Lunar Mining
Section 2.2.
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Mining Gasses from the Lunar Regolith

Oxygen is a part of all lunar rock. Rocks are silicates, oxides of silicon, plus other elements, usually also expressible as oxides of metals. The lunar crust is 46% oxygen by weight.

Hydrogen enjoys no similar essential relationship at all. There is only about 1 ton of hydrogen per 10,000 tons of lunar "top soil" or regolith. (This compares with 4,600 tons of oxygen.) Accummulatively, that's enough, if gathered, to produce a nice-sized lake. Yet 1 part in 10,000 is a lot drier than the driest desert on Earth.

There is good news in this, however. Unlike the oxygen which is chemically bound and can only be released by chemical processing or a good deal of heat, the hydrogen exists proton by proton loosely absorbed to the surfaces of the fine lunar dust particles. Unlike lunar oxygen, it is not native to the Moon, but a gift of 4 billion years of incessant buffeting of the lunar surface by the Solar Wind. So it is a gift of the Sun. Accompanying the hydrogen is a much lesser endowment of carbon, nitrogen, and helium, all valuable. A tiny fraction of the helium is helium-3, a strategic isotope that is the ideal fuel for still-to-be-engineered fusion reactors. (One shuttle external tankful of liquid He-3 would be enough, if there were the fusion plants to burn it, to supply all the electrical power the US uses in a year.)

All of these Solar Wind gasses, hydrogen being the bulk of it, can be easily harvested. We just have to run over the surface with a combine which picks up the top layer, heats it to 600 degrees F and then lays the soil right back down. The heat will have driven off the Solar Wind gasses which can be collected and separated.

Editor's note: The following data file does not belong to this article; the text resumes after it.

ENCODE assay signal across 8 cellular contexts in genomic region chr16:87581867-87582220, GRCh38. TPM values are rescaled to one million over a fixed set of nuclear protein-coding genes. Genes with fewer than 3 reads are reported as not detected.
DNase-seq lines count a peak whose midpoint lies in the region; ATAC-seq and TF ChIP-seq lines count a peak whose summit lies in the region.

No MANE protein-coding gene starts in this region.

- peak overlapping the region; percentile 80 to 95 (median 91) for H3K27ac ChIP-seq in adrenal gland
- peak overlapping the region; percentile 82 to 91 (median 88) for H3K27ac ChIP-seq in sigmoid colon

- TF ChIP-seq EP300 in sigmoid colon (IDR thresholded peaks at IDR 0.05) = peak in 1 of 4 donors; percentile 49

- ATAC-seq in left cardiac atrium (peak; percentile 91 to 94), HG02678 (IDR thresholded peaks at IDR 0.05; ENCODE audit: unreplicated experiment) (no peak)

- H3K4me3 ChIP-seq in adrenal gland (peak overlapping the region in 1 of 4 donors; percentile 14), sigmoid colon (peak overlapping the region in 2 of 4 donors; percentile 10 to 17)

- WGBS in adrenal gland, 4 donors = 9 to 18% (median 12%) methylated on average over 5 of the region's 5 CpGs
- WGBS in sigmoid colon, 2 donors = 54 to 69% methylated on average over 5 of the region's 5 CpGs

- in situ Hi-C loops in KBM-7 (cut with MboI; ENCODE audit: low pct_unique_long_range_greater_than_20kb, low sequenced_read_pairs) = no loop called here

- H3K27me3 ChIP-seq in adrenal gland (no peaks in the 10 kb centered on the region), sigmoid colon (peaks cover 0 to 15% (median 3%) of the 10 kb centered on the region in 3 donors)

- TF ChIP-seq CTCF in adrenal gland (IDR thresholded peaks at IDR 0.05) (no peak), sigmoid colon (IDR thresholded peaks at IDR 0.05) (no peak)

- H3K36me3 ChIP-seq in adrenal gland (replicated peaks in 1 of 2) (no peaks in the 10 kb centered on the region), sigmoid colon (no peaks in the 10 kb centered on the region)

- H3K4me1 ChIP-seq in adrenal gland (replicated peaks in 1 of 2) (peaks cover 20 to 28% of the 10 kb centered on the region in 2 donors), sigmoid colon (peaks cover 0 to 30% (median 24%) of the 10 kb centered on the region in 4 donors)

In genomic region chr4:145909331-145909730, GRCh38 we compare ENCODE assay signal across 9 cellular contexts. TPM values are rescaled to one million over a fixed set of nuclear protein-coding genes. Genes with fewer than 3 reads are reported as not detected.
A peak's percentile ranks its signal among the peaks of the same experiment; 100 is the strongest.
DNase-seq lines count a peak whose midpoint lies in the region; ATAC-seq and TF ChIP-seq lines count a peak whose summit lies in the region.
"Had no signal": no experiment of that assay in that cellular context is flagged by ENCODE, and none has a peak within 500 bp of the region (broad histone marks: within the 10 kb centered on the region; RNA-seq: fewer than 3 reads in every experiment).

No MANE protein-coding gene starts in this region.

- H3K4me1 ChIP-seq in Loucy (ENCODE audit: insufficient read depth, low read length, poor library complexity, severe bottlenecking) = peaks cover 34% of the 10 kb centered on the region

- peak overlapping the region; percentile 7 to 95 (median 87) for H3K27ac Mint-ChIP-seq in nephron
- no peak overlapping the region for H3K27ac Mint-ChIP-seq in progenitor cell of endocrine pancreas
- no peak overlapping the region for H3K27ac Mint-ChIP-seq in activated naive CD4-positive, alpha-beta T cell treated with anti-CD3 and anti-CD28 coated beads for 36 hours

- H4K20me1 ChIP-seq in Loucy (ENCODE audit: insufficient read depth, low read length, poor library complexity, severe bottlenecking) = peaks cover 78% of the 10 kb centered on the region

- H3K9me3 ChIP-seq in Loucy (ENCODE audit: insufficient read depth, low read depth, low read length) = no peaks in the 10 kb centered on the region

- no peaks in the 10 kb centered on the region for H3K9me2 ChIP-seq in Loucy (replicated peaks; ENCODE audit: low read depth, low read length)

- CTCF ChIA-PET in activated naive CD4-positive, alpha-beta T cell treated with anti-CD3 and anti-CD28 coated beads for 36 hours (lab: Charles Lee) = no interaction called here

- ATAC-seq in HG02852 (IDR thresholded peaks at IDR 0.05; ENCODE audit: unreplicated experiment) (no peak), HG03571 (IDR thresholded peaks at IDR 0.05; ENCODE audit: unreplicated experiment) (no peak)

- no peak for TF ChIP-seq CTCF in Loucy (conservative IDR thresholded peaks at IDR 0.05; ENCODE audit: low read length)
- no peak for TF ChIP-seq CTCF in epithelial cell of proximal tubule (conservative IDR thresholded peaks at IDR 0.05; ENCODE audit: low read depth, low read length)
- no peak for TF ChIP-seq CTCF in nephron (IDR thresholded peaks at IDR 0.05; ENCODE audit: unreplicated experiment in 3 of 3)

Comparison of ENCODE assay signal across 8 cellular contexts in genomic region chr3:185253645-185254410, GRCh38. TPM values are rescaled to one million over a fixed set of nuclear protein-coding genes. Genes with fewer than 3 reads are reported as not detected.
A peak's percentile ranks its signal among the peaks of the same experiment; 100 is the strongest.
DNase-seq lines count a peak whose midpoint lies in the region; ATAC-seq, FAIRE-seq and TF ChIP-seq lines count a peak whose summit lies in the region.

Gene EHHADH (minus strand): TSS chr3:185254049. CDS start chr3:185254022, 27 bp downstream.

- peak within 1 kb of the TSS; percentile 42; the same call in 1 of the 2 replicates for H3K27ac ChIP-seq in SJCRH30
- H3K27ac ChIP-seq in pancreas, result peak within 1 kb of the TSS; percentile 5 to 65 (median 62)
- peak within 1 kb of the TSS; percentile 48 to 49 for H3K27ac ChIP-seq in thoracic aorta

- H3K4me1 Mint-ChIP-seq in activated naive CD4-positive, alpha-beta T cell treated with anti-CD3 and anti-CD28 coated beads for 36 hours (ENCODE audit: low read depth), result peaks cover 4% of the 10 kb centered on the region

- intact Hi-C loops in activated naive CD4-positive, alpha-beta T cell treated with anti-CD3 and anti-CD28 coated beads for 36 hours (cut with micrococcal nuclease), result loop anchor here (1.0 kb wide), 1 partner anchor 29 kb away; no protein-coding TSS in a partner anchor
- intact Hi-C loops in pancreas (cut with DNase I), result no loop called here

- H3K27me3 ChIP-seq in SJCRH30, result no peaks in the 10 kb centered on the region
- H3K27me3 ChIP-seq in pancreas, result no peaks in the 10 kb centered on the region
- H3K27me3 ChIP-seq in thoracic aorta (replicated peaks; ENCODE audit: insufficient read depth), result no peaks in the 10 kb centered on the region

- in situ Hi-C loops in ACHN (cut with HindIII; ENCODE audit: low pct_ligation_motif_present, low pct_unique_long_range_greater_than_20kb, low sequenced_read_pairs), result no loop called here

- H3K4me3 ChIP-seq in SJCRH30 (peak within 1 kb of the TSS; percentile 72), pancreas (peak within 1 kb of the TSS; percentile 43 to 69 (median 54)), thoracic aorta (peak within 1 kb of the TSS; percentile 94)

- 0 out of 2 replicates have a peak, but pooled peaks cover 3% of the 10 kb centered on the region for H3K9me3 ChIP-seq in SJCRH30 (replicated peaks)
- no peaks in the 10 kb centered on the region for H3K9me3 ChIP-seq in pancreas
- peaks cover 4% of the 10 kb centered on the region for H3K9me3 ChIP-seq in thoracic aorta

This can be done as a separate harvesting operation. But it makes more sense to design all regolith-moving equipment to do the job in the process of site preparation, grading and building roads, excavations, piling shielding on top of habitats, and mining. Even if we don't need or are not prepared to use all these gasses right away, stockpiling them in a tank farm, separated or not, will place us in a much better position strategically to enter the Moon's industrial age.

The solar wind hydrogen will give us some, but almost certainly not enough fast enough to meet settlement needs, unless a full-scale helium-3 harvesting operation is in effect. There remains the slim chance we will find economically mineable water-ice fields in permashade areas at the poles. Clementine hinted at this at the south pole, but that probe really did not have the needed instrumentation to give a definite answer. Lunar Prospector will have that instrumentation.

Lunar Mining

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